Major US Domestic News: Gun Laws, Defense Policy, and Political Milestones

Recent US domestic news includes the Supreme Court's rejection of a bump stock ban, the House's approval of a defense policy bill with divisive provisions, the DOJ's decision on Merrick Garland contempt charges, Trump's 78th birthday highlighting age in the 2024 race, and other significant events.

Reuters | Updated: 15-06-2024 05:21 IST | Created: 15-06-2024 05:21 IST
Major US Domestic News: Gun Laws, Defense Policy, and Political Milestones
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Following is a summary of current US domestic news briefs.

US Supreme Court rejects federal ban on gun 'bump stocks'

The U.S. Supreme Court on Friday declared unlawful a federal ban on "bump stock" devices that enable semiautomatic weapons to fire rapidly like machine guns, rejecting yet another firearms restriction - this time one enacted under Republican former President Donald Trump. The justices, in a 6-3 ruling authored by conservative Justice Clarence Thomas, upheld a lower court's decision siding with Michael Cargill, a gun shop owner and gun rights advocate from Austin, Texas, who challenged the ban by claiming that a U.S. agency improperly interpreted a federal law banning machine guns as extending to bump stocks. The conservative justices were in the majority, with the liberal justices dissenting.

US House approves defense policy bill with divisive provision on abortion, transgender troops

The U.S. House Of Representatives on Friday passed its version of the annual defense policy bill that included measures taking aim at abortion rights and treatment of transgender service members, divisive social issues which threaten to derail the must-pass legislation. The Senate Armed Services Committee will now work with the House to form a compromise version of the fiscal 2025 National Defense Authorization Act, or NDAA.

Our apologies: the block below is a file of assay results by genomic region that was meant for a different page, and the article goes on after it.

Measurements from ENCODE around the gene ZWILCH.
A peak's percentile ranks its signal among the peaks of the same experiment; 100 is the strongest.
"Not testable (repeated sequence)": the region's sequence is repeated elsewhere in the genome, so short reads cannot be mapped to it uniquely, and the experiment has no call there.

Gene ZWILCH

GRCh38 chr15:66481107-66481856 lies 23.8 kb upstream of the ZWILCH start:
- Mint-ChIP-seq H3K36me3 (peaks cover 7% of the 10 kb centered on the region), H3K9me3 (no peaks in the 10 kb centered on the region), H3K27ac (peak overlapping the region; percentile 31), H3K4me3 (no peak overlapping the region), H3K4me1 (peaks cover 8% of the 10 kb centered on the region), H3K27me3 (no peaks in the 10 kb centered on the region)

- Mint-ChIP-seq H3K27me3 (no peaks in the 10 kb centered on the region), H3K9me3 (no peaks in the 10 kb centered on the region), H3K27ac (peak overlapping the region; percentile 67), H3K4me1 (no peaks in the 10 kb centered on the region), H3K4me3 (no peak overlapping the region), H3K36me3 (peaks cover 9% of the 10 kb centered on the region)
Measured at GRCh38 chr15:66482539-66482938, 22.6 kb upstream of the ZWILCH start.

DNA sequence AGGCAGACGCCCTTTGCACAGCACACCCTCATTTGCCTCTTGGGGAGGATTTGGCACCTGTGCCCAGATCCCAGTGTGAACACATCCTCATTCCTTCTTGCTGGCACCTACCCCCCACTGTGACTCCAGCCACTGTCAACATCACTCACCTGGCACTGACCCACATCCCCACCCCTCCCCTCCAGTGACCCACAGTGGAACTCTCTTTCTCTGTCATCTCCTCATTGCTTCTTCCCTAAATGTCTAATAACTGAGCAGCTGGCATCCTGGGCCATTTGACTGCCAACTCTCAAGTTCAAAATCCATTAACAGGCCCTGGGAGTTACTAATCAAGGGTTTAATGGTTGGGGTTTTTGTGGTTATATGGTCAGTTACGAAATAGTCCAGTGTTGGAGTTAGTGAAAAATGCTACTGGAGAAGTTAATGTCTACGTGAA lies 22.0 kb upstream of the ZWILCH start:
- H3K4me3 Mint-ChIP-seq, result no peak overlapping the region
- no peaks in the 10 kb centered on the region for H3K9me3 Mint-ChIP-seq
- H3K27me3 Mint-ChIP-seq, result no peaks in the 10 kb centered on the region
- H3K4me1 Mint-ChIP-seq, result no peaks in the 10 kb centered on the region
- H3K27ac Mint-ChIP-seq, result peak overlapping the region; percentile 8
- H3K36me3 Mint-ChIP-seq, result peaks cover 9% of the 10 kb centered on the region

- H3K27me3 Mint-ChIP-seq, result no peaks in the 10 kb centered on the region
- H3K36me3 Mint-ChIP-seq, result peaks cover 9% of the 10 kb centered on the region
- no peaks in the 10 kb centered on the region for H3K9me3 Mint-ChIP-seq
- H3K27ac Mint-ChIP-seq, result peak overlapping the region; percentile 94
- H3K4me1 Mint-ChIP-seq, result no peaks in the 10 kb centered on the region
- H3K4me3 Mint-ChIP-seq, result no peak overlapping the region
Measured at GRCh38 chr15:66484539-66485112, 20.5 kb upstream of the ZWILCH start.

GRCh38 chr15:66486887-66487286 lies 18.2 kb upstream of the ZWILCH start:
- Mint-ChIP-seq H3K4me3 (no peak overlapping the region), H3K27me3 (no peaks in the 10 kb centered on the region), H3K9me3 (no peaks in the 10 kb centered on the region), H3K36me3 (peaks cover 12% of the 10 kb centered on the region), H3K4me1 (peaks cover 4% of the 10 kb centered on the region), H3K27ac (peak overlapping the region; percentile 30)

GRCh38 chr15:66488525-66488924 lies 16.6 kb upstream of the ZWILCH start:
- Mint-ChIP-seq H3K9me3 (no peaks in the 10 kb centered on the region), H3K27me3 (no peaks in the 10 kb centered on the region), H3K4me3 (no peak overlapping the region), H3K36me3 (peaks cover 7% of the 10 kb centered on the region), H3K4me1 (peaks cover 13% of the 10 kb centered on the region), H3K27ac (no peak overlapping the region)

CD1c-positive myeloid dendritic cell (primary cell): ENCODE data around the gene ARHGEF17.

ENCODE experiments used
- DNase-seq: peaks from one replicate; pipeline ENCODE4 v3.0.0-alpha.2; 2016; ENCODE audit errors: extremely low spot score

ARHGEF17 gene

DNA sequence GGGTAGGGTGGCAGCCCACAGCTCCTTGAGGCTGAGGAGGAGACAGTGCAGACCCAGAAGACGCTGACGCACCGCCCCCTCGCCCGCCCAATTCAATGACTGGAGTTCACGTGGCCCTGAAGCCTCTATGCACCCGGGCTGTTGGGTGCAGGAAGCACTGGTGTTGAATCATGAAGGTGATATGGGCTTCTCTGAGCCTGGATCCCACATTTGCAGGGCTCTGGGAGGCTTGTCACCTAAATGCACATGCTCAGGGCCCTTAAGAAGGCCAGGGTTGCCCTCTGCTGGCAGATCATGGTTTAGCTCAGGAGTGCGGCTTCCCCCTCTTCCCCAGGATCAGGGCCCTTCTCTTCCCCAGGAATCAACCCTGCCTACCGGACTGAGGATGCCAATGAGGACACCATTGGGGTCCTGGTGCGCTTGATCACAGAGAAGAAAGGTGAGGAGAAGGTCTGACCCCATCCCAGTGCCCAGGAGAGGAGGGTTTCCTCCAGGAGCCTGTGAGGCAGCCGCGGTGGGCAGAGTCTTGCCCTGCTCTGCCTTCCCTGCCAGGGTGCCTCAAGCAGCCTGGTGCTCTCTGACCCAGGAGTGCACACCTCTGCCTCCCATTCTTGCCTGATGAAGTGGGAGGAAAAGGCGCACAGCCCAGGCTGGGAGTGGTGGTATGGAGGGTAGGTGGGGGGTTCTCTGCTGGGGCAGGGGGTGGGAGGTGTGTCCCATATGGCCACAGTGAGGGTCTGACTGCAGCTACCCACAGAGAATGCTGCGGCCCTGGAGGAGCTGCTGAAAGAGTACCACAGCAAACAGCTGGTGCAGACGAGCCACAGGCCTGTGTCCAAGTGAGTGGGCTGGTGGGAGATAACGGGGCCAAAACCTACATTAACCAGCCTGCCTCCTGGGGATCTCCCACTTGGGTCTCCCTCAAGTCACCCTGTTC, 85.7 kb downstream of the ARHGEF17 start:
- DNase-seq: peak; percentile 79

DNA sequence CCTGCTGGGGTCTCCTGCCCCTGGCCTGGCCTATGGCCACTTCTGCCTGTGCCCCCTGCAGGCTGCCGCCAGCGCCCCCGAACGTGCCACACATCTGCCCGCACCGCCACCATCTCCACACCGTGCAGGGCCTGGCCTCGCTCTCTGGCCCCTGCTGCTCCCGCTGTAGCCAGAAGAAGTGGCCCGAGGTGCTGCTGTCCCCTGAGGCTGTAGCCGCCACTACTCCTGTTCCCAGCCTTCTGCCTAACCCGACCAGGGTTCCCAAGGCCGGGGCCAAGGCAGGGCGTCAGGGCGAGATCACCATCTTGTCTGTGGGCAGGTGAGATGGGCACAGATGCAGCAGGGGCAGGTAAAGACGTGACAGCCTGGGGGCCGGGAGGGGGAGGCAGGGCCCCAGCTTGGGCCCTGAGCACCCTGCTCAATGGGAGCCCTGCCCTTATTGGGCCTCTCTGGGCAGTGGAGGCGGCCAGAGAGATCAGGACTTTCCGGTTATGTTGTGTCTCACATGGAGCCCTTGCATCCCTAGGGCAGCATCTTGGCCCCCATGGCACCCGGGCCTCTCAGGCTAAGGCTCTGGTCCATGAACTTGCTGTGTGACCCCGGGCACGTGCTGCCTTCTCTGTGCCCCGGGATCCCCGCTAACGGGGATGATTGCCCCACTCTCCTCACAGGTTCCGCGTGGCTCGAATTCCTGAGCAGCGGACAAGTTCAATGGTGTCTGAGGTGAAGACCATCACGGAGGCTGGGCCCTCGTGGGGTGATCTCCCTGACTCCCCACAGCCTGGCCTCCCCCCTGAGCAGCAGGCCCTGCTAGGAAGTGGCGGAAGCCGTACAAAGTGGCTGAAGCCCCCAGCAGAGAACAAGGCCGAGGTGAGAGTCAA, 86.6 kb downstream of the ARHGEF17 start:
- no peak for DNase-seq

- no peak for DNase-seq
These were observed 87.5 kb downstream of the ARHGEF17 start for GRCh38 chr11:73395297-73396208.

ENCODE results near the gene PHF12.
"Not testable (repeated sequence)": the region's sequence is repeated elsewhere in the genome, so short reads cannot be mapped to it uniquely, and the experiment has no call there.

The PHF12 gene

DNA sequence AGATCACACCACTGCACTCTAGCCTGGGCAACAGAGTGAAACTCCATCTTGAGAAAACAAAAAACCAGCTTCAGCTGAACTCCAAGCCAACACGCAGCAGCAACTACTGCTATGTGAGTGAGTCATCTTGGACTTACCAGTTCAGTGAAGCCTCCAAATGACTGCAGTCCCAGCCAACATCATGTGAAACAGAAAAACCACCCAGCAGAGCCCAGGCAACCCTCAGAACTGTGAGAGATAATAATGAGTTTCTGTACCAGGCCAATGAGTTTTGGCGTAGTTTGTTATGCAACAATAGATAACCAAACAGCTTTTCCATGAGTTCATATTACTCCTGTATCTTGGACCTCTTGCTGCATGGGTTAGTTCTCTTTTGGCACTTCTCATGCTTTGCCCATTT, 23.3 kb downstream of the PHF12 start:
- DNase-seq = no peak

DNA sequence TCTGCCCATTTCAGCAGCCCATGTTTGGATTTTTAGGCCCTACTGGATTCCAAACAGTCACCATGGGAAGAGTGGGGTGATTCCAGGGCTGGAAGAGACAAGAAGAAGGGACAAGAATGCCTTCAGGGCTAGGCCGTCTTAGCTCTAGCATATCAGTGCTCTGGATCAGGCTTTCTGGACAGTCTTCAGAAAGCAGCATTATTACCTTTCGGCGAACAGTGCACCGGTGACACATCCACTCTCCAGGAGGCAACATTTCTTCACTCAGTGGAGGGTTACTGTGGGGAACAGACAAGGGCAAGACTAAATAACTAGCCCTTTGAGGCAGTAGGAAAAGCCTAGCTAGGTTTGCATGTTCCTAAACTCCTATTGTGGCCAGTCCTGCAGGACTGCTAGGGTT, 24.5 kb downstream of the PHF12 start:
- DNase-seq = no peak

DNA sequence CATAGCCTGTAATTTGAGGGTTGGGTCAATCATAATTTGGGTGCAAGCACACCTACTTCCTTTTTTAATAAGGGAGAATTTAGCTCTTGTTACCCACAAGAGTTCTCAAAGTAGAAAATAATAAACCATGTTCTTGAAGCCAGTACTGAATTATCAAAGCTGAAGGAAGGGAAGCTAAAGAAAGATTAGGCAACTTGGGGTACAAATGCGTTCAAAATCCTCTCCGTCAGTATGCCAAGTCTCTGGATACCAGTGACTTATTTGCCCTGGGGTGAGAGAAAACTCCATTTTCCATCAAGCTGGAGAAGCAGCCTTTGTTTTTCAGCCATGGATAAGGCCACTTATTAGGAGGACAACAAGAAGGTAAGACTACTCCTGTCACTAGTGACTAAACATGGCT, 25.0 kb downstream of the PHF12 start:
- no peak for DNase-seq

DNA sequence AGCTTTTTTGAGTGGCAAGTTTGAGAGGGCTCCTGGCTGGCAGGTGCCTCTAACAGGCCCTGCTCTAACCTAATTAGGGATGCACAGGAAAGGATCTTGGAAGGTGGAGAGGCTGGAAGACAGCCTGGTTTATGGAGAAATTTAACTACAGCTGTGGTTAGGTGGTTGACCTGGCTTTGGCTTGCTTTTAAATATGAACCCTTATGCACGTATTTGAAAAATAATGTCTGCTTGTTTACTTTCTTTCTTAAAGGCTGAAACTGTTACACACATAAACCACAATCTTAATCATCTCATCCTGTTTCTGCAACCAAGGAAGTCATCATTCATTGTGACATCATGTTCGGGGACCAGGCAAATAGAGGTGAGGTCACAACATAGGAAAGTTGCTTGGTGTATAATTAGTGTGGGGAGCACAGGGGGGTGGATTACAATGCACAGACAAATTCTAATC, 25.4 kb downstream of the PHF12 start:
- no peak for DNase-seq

US Justice Dept won't pursue contempt charges against Attorney General Merrick Garland

The U.S. Justice Department on Friday told Republican House of Representatives Speaker Mike Johnson that it would decline to pursue criminal contempt of Congress charges against Attorney General Merrick Garland, according to a letter seen by Reuters. The letter comes just two days after the Republican-controlled House voted along party lines to hold Garland in contempt for refusing to turn over audio recordings of a special counsel interview with Democratic President Joe Biden.

Trump turns 78, spotlighting age as central issue in 2024 race

Donald Trump turns 78 on Friday, a milestone that will remind voters that the two major-party candidates running for U.S. president this year are the oldest ever to seek the office.

Age and mental sharpness have been at the center of the contest between the Republican Trump and his Democratic rival, President Joe Biden, often getting more attention than substantive policy issues in the run-up to the Nov. 5 election.

Six years after US mass shooting, demolition starts on Parkland school building

More than six years after a gunman massacred 17 people at Marjory Stoneman Douglas High School in Parkland, Florida, in one of the worst U.S. school shootings, crews began tearing down the abandoned building on Friday. The three-story school about 30 miles (48 km) northwest of Fort Lauderdale has stood as an empty reminder of the attack on Feb. 14, 2018, with bullet holes and bloodstains still visible. Video from an ABC affiliate on Friday morning showed construction vehicles starting to rip into one corner of the structure as dozens of onlookers watched.